Turning a toxic landfill into a family friendly park is significantly more complicated than it sounds.
That was the message Department of Environmental Protection (DEP) Director of Ecological Services John McLaughlin delivered at a comprehensive and technical lecture on restoring Brooklyn’s Pennsylvania Avenue and Fountain Avenue landfills.
Held at the Metropolitan Exchange (33 Flatbush Ave.) on January 26 in downtown Brooklyn, the lecture was co-sponsored by the Exchange and the New York City Parks Department, to expose community activist, graduate student planners, and landscape architects to a long-term restoration process that could revitalize Jamaica Bay.
“This isn’t an aesthetic project, this is a long-term ecological project,” said McLaughlin.
The Pennsylvania Avenue and Fountain Avenue landfills, which together consist of over 400 acres of land on the eastern coast of Brooklyn, are currently being remediated by the DEP in a $200 million program. The sites operated as working landfills in the 1950s and 1960s, though oil contaminated with PCBs and metals leached into Jamaica Bay and the landfills were closed in 1980.
Now, native grasses, flowers and saplings have spiked through the plowed-over land that has undergone a restoration effort since 2004. McLaughlin, who designed and oversees restored the landfill for the DEP, spoke to a crowd of 50 about the multitude of steps it took to remove contamination and work with contractors to add soils and plants to remake one of the most toxic environments in Brooklyn.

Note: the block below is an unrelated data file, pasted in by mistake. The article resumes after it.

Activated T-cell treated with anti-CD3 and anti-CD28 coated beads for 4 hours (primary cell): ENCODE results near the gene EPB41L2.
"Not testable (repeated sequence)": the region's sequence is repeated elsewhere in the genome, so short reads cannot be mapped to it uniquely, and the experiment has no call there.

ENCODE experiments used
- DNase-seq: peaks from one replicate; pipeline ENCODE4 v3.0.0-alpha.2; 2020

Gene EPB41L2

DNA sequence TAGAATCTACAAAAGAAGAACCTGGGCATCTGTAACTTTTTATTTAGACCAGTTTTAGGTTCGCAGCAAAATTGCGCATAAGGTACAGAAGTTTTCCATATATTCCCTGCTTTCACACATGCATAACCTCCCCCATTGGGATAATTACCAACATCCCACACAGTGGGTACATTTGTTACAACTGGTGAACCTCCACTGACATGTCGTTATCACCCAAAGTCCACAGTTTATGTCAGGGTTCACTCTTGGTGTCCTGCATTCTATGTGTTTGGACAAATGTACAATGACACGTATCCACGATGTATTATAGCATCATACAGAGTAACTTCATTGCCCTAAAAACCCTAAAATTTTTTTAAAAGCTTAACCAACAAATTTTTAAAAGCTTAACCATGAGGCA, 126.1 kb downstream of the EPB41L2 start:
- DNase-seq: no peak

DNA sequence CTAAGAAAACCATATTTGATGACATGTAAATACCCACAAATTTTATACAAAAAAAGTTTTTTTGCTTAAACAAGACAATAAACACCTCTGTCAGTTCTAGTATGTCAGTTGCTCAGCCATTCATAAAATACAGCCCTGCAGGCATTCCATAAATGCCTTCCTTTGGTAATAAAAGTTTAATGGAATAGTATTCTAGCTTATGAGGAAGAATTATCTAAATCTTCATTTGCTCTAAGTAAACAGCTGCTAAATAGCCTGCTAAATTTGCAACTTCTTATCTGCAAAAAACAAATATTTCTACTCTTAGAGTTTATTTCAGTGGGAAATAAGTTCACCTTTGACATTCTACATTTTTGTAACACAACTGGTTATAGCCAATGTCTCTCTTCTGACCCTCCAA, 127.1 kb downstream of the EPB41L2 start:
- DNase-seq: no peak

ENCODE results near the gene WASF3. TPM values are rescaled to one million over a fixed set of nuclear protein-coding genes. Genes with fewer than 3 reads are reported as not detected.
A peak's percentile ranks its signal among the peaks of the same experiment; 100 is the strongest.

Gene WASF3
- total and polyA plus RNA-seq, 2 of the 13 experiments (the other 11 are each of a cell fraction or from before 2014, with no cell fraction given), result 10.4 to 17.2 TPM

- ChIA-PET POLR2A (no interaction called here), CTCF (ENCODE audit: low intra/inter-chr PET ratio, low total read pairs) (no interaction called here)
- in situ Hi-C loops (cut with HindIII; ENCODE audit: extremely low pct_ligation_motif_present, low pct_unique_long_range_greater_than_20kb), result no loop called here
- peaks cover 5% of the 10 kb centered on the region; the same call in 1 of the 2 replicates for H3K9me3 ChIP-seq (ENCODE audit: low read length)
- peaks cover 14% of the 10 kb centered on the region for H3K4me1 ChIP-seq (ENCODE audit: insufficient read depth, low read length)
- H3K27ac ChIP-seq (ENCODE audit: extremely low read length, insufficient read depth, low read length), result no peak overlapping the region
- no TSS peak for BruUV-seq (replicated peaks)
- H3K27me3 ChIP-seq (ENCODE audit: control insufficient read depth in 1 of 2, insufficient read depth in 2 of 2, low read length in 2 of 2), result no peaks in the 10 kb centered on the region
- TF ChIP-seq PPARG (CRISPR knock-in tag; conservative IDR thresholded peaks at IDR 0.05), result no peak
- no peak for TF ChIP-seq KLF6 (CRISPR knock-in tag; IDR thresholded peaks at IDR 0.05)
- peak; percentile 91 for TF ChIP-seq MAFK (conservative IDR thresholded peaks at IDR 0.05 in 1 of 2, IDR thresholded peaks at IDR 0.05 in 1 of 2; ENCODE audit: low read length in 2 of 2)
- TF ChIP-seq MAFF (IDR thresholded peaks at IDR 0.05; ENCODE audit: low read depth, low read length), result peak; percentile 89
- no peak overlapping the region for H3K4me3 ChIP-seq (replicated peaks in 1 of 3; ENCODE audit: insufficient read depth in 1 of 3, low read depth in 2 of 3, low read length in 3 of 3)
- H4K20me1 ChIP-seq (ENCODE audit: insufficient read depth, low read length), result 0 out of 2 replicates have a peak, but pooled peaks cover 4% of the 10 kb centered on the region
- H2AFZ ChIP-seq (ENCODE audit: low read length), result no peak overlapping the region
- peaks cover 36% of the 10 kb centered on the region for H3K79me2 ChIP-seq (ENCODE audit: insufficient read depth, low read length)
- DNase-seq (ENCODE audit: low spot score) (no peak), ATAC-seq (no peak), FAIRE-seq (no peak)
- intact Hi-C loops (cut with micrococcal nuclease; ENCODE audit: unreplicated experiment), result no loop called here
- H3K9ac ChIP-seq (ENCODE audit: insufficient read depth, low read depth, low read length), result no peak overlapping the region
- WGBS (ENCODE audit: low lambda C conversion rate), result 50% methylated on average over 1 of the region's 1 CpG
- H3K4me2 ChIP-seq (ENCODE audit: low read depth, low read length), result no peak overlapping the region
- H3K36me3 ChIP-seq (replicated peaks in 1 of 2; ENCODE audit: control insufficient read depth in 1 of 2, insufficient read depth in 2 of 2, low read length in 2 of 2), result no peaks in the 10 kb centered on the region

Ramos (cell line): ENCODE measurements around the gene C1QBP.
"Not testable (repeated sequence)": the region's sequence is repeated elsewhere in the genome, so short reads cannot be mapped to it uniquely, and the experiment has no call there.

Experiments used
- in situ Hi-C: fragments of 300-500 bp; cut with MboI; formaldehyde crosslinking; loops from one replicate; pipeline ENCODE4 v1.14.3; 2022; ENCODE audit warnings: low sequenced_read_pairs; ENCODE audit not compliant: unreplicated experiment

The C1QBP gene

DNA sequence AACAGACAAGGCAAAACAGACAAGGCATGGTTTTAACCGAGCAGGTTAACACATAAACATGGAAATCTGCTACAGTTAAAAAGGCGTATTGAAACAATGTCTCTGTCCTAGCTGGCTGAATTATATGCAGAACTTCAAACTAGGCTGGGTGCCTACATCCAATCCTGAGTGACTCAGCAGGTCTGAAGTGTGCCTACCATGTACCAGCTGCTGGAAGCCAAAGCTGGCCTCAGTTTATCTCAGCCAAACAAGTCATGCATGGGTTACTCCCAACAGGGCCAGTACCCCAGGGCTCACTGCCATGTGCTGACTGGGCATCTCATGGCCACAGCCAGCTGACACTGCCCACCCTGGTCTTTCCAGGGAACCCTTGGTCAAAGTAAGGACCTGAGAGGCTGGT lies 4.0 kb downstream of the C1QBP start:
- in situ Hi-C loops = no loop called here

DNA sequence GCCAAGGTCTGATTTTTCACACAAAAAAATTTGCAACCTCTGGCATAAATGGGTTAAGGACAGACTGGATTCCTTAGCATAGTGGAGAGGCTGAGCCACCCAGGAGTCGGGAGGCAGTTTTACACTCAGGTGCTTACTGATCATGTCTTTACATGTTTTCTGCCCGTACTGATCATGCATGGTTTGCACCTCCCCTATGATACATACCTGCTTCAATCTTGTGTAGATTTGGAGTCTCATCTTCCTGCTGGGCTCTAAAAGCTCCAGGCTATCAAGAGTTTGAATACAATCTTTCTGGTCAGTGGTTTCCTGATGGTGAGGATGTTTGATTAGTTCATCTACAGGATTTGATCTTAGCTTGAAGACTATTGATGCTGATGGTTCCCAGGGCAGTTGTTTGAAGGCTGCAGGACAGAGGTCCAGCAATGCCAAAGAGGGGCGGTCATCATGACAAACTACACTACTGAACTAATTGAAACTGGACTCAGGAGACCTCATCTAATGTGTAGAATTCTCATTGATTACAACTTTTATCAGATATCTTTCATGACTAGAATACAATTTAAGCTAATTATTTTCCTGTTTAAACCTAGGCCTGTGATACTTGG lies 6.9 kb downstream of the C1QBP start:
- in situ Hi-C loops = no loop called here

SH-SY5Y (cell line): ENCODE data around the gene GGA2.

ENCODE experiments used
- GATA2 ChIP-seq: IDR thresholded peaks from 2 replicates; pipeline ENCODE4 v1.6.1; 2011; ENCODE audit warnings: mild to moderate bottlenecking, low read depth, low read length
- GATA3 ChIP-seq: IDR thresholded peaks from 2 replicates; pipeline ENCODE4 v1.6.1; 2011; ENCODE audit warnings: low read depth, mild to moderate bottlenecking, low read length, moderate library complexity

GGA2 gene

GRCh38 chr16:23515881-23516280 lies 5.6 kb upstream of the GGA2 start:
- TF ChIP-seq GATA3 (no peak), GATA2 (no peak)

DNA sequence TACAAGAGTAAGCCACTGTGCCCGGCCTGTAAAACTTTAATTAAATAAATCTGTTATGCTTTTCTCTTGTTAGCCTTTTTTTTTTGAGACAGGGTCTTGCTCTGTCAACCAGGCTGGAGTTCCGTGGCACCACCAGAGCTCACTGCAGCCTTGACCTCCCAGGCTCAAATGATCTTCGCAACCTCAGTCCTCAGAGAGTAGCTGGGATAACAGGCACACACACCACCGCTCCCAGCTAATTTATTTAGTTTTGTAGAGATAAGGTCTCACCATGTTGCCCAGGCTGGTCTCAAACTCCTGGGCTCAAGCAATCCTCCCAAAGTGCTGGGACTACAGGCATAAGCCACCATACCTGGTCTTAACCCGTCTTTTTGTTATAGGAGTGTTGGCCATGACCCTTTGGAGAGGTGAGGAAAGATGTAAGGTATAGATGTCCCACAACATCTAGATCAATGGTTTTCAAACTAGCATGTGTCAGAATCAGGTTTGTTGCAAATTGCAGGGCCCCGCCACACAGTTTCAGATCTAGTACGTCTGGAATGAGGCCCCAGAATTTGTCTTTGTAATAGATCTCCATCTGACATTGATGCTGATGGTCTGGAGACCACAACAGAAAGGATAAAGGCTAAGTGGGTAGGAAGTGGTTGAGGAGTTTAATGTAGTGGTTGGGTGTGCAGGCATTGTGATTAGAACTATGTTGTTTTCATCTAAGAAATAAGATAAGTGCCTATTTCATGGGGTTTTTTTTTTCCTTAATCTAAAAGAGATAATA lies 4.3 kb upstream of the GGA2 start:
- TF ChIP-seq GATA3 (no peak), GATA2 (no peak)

“Ask for references from your contractors. One contractor said he would plant carrots to prevent soil erosion,” said McLaughlin, adding that this contractor was not chosen for the project.
The impetus for this talk came from Fresh Kills Parks advocates’ interest in presenting lectures on topics that relate to landfills and ecological restoration, particularly those that use new sustainable technologies.
“It exposed lots of people who may or may not do this for a living just how complex it is to restore sites that may be compromised in some way. The city is filled with sites that have been dumped on, filled with other things. This was a presentation that demonstrated really clearly what is involved in making something that is very badly damaged into something that’s beautiful,” said Eloise Hirsch, a Parks Department administrator with the Fresh Kills Park in Staten Island, who moderated the lecture.
Converting a landfill into a park is far from unusual. From Flushing Meadow to Pelham Bay, hundreds of acres of parkland in the city were landfills at one time. The Pennsylvania Avenue and Fountain Avenue landfills, while not open to the public yet, are on their way to becoming parks.
“People cannot get out and walk around this thing. Not yet. No one from the Parks Department that has been assigned to this site yet, but they hope to one day. Definitely in the future,” said Hirsch.
The vision for the park is a prairie-like landscape rather than a flat green space with ball fields. There is still contamination which has not been removed nor is easy to remove, including chemicals such as benzene and thymine, which the DEP chose to encapsulate.
“What do you do in 80 to 100 years? If I were still around in 90 to 100 years, we hopefully figure this out. Right now it is an immediate environmental threat,” said McLaughlin.
For now, McLaughlin is focusing on the present problems of how to dispatch a frustrating vole problem, which are chewing through the roots and stems of new saplings, and balancing the ecological need for predatory birds with the concerns of the nearby Port Authority.
“Creating a wildlife refuge which is a habitat for birds is bothersome to the Port Authority. The fact that the airport is sitting on a wildlife refuge is lost on some people,” said McLaughlin.